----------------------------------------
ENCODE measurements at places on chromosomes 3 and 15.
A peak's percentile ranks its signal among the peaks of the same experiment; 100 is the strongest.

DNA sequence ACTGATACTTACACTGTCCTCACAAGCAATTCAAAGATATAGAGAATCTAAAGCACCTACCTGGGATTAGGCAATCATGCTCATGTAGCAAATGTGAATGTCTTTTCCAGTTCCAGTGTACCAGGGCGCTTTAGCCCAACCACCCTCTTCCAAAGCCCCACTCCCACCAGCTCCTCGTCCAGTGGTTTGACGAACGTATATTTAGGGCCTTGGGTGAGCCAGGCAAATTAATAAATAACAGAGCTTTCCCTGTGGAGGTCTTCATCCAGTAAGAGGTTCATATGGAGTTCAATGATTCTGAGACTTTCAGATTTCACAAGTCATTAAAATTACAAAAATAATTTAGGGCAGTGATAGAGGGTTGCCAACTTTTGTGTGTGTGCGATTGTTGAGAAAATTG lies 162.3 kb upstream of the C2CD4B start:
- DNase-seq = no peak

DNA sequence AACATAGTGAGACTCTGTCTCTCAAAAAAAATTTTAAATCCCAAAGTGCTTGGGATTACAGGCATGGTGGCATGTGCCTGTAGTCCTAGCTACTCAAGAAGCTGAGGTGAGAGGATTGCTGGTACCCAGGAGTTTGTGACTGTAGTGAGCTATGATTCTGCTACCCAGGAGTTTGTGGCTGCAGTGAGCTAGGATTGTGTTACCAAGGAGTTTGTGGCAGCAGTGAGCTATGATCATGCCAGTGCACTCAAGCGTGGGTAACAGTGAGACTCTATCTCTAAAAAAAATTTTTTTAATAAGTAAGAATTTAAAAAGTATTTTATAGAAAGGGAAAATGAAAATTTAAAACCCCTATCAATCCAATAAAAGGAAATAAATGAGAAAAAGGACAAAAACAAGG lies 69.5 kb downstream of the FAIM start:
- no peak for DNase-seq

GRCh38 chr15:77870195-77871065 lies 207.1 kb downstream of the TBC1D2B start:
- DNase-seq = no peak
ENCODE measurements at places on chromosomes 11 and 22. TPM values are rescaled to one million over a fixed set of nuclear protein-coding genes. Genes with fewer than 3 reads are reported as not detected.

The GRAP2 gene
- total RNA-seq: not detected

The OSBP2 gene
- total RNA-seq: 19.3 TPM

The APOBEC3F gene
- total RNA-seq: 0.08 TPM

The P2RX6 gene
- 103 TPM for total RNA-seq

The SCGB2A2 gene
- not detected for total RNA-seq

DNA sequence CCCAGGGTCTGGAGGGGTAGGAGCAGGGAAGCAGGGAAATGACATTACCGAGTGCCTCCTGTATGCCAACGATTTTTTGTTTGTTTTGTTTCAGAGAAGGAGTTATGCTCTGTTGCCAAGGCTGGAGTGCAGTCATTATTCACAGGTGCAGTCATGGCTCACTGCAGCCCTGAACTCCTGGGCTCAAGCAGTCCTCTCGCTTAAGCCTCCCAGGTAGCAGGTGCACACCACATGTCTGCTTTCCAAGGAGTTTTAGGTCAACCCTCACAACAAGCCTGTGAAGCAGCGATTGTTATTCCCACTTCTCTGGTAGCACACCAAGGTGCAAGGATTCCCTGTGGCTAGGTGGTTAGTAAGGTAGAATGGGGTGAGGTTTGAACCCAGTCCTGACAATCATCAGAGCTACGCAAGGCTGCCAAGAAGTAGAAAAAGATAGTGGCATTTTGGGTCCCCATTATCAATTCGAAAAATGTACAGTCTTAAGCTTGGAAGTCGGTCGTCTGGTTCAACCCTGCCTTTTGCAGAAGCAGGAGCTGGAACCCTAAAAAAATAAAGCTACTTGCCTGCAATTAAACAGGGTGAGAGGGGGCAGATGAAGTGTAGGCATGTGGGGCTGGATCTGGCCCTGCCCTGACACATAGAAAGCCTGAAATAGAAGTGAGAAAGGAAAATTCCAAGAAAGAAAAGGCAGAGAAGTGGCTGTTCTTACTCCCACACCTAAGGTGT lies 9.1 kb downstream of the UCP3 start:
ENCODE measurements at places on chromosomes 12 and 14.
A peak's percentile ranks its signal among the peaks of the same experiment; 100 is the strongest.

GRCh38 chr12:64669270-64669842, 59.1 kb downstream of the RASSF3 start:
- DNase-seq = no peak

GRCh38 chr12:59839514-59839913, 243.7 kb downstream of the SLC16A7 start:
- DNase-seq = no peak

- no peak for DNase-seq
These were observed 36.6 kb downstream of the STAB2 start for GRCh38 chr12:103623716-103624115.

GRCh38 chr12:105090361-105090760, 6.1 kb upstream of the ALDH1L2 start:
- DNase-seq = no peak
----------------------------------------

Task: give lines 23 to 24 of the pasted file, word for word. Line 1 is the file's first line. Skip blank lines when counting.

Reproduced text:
GRCh38 chr12:64669270-64669842, 59.1 kb downstream of the RASSF3 start:
- DNase-seq = no peak